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Revenue Recognition

IASB meeting summaries and observer notes


 IASB / FASB September 2012


 

The IASB and the FASB discussed the following topics as they continued their redeliberations on the revised Exposure Draft, Revenue from Contracts with Customers (the 2011 ED):

  1. constraining the cumulative amount of revenue recognised;
  2. collectibility, including accounting for contracts with customers that contain nonrecourse, seller-based financing;
  3. time-value of money; and
  4. contract issues—distribution networks.

Constraining the cumulative amount of revenue recognised

The boards tentatively decided that, in keeping with the proposal in the 2011 ED, an entity should evaluate whether to constrain the cumulative amount of revenue recognised if the amount of consideration to which an entity expects to be entitled is variable. Paragraph 53 of the 2011 ED identified examples of variable consideration. The boards tentatively decided to clarify the meaning of ‘variable consideration’ to indicate that the constraint should apply to a fixed price contract in which there is uncertainty about whether the entity would be entitled to that consideration after satisfying the related performance obligation.

This tentative decision was supported by all IASB and FASB members.

In addition, the boards discussed the application of the constraint in the revenue proposals and asked the staff to perform further analysis and bring the topic back to a future meeting.

Collectibility

The boards discussed whether:

  1. modifying the 2011 ED proposals to require that all impairment losses arising from contracts with customers (regardless of whether the contract has a significant financing component) should be presented adjacent to the revenue line item; or
  2. introducing a revenue recognition threshold for collectibility.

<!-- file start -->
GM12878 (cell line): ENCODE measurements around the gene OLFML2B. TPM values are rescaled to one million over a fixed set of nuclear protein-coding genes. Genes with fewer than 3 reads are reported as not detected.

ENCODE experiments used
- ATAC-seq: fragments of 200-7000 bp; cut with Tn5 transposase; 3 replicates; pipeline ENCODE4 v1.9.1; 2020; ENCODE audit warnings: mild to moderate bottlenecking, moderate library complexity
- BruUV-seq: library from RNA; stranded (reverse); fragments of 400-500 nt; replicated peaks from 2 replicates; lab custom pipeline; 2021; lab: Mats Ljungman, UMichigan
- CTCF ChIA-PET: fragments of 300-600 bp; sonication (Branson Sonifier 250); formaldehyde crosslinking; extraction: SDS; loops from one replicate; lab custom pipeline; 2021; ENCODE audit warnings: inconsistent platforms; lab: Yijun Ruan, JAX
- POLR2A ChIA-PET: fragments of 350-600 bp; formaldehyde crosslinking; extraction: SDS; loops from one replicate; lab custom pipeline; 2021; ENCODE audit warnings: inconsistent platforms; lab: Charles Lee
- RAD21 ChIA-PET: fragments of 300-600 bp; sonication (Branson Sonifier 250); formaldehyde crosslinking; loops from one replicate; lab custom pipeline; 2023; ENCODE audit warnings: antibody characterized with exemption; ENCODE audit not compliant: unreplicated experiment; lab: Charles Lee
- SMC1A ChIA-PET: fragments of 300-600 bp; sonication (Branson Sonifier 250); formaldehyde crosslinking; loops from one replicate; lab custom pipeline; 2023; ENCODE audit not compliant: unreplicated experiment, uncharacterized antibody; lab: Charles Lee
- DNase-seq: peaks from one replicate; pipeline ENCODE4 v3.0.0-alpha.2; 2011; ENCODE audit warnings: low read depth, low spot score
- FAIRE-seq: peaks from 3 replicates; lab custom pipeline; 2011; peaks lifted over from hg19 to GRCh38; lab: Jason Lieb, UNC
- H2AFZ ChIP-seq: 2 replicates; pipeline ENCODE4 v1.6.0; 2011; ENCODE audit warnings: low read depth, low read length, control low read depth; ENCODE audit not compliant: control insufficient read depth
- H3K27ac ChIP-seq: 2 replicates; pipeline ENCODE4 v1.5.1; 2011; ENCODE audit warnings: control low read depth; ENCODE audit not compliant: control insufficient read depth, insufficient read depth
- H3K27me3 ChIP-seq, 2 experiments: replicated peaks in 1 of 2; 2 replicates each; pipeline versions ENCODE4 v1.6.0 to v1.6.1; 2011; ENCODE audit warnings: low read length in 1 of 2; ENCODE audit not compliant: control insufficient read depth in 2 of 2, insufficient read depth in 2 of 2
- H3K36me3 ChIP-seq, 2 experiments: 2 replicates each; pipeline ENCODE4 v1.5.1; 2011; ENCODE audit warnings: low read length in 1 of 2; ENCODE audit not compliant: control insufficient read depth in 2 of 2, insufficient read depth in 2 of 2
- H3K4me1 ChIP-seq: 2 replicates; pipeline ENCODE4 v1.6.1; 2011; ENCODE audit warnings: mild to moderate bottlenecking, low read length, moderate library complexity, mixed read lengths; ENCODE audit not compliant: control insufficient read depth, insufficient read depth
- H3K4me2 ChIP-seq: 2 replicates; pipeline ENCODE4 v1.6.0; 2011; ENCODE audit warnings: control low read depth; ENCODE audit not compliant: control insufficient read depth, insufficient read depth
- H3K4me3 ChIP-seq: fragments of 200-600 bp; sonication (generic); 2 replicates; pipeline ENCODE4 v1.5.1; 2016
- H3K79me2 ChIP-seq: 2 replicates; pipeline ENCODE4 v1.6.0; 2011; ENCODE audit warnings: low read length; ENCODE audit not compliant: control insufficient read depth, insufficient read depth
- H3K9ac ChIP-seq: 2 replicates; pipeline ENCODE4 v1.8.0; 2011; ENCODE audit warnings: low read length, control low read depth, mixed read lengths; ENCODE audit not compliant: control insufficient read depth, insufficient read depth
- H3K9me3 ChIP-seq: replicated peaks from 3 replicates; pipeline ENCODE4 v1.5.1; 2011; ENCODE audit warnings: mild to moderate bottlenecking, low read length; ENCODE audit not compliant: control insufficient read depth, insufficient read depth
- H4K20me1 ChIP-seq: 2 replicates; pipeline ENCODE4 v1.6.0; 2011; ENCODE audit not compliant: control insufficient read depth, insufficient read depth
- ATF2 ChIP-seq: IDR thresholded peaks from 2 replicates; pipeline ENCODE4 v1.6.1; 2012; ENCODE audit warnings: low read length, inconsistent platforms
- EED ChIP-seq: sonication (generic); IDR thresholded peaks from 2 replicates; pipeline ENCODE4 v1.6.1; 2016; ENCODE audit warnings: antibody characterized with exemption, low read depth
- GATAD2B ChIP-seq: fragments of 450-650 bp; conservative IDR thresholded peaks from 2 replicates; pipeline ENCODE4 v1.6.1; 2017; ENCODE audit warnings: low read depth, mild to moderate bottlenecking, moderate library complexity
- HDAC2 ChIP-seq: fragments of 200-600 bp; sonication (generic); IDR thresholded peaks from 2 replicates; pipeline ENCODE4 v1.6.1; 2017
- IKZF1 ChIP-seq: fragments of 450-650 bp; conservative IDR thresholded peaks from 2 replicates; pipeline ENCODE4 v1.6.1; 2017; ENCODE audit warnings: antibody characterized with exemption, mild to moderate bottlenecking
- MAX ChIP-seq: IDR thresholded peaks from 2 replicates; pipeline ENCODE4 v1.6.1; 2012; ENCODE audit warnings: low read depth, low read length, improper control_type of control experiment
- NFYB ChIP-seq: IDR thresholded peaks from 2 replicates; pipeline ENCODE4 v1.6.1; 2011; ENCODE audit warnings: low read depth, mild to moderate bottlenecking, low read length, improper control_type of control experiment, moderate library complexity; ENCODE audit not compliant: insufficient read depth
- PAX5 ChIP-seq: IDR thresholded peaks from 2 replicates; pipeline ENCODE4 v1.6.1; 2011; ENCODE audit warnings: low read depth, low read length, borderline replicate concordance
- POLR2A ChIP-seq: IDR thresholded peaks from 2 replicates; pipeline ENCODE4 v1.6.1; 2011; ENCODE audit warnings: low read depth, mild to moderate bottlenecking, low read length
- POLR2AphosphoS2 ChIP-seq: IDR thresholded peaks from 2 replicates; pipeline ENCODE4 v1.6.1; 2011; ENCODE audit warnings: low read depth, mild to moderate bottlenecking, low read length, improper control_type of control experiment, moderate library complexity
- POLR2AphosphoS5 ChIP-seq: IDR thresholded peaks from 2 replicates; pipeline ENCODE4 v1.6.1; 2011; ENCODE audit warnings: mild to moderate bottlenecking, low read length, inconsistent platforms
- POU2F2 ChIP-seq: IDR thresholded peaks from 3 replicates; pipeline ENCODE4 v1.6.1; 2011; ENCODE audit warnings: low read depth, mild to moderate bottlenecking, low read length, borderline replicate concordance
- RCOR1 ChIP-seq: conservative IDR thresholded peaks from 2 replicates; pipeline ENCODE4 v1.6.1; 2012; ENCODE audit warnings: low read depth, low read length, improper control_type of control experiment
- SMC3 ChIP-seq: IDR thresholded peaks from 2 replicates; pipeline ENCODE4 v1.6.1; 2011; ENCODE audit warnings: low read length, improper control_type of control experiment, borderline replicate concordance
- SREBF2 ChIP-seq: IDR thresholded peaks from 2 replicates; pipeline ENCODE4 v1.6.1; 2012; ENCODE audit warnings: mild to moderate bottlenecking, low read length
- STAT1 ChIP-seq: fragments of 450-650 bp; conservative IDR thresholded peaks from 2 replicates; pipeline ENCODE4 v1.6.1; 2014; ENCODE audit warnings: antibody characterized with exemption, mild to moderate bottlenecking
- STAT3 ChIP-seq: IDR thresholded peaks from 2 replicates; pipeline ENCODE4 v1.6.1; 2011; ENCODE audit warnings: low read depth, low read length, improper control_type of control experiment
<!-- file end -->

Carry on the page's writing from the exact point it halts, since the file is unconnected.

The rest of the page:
Following the discussion, the boards requested the staff to further analyse those other approaches for accounting for customer credit risk and to discuss that analysis at a future meeting.

Additionally, the boards tentatively decided:

  1. to present any impairments recognised in the current period or in a subsequent period in a consistent manner; and
  2. to provide additional guidance in the Standard about how to determine whether a contract with a customer exists based on the customer’s commitment to perform its obligations under the contract.

All IASB members and FASB members agreed

Time value of money

The boards tentatively decided to approve the proposal in the 2011 ED that an entity should adjust the amount of promised consideration for the effects of the time-value of money if the contract with a customer has a significant financing component.

All members of the IASB and the FASB supported this tentative decision.

The boards also tentatively decided:

  1. to clarify the application of the indicators in paragraph 59 of the 2011 ED for determining whether a contract has a significant financing component (14 IASB members and 5 FASB members supported this tentative decision);
  2. to clarify that, if the transfer of goods or services to a customer is at the discretion of the customer, an entity should not adjust advance payments for the effects of the time value of money (all IASB and FASB members supported this tentative decision);
  3. to retain the proposed practical expedient and clarify that the practical expedient should also apply to contracts with a duration of greater than one year if the period between performance and payment for that performance is one year or less (14 IASB members and 6 FASB members supported this tentative decision); and
  4. to clarify that the proposed revenue Standard would not preclude an entity from presenting as revenue interest income that is recognised from contracts with a significant financing component (all IASB and FASB members supported this tentative decision).

Contract issues—distribution networks

The boards discussed the application of the proposals in the 2011 ED to arrangements that arise in distribution networks. In those arrangements, an entity (such as a manufacturer) may transfer control of a product to its customer (who may be an intermediary, such as a dealer or retailer). The manufacturer may also promise other goods or services as sales incentives to encourage the sales of those products that have become part of the intermediary’s inventory.

If the promise to transfer those goods or services that are regarded as sales incentives was made in the contract or implied in the circumstances described in paragraph 24 of the 2011 ED, the boards tentatively decided that those promised goods or services should be accounted for as a performance obligation. However, if the promise was made after the transfer of control of the product to the intermediary, the boards tentatively decided that the promise would not be a performance obligation. All IASB members and five FASB members supported these tentative decisions.

Date: 9/24/2012